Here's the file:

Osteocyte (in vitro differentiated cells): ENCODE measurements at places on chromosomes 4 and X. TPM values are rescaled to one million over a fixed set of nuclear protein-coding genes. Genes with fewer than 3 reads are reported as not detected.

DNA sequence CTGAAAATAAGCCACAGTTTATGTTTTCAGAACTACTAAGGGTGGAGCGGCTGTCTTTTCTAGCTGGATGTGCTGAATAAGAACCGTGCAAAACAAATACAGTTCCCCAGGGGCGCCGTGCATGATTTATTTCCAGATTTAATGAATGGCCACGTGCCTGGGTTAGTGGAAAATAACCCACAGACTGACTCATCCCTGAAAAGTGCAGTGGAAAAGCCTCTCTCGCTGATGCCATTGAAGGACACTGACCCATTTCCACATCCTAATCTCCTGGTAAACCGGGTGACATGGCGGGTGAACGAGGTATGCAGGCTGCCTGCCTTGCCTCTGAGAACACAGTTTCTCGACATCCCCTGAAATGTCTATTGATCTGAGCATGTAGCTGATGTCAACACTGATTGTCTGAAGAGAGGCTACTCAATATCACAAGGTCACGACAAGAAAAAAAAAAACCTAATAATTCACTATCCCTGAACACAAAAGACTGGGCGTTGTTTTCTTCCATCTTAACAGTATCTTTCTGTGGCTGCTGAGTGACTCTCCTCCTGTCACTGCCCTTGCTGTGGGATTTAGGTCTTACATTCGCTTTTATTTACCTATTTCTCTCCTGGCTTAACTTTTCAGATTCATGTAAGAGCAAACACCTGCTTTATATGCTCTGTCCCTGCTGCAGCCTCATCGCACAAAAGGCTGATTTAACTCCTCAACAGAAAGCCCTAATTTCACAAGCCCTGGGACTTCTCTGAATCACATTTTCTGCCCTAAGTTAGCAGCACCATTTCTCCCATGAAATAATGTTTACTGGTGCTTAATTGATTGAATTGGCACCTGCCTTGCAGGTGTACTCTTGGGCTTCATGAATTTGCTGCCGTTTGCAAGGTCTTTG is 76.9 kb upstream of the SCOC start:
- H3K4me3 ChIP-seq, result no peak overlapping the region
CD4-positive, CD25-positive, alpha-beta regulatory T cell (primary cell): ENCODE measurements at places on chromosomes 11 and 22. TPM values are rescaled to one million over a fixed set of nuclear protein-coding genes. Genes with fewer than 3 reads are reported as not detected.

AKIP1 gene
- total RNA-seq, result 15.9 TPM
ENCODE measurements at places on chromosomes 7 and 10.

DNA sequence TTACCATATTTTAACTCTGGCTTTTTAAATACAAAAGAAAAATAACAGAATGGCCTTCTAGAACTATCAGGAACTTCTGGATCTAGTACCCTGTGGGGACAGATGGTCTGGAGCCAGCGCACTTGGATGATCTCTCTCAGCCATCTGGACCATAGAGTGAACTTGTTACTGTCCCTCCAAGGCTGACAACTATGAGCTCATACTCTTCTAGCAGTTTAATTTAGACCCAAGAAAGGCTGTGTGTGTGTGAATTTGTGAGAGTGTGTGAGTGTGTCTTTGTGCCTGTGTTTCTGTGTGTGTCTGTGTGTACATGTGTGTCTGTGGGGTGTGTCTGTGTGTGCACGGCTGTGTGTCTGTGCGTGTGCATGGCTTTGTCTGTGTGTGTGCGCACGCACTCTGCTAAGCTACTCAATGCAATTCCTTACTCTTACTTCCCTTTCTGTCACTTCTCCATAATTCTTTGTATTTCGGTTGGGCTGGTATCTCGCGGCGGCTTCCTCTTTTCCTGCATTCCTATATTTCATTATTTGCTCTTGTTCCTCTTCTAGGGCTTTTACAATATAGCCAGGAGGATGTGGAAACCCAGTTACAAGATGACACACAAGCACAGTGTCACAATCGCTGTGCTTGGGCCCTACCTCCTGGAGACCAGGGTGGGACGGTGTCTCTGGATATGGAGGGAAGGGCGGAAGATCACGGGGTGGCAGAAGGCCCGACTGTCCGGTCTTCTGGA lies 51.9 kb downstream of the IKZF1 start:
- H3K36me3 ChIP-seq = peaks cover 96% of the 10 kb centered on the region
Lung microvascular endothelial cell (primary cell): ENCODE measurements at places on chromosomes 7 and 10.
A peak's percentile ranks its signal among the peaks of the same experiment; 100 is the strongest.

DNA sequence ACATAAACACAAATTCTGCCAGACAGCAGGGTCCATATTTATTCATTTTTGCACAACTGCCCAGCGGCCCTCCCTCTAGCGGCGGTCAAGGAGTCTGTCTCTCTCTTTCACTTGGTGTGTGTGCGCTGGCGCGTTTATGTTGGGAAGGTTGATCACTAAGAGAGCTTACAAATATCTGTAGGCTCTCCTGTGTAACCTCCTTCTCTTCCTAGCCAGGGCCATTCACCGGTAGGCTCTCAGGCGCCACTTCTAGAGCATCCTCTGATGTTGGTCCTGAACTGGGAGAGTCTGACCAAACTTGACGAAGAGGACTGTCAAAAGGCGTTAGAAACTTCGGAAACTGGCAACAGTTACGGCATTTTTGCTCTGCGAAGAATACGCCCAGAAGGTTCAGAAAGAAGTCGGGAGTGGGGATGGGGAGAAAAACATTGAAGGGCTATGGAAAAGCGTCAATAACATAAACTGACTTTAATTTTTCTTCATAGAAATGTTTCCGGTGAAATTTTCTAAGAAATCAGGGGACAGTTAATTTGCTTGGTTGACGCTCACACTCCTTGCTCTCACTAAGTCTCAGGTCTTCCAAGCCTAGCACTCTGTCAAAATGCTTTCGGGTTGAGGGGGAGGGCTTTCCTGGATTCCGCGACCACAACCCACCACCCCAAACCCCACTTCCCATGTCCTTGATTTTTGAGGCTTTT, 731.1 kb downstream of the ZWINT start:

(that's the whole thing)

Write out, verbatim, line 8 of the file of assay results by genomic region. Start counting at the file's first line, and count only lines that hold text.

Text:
DNA sequence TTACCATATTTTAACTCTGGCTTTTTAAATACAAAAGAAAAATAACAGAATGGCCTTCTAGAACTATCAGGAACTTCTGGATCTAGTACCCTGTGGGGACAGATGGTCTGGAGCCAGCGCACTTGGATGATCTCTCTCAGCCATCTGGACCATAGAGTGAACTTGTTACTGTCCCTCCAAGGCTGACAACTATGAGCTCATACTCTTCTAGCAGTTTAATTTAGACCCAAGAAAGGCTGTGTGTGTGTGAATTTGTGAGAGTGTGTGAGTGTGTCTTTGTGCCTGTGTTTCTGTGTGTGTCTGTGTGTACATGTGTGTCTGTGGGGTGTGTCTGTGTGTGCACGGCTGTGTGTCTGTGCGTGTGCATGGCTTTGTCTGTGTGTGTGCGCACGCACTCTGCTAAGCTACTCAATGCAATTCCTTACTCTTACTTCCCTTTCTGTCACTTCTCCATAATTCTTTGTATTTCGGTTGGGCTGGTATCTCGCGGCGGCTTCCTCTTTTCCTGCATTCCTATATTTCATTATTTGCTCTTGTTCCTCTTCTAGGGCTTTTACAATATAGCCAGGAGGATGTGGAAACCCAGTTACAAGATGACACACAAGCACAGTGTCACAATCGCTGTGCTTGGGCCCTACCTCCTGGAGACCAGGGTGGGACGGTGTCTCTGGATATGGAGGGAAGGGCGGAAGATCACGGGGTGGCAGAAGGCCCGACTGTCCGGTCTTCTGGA lies 51.9 kb downstream of the IKZF1 start: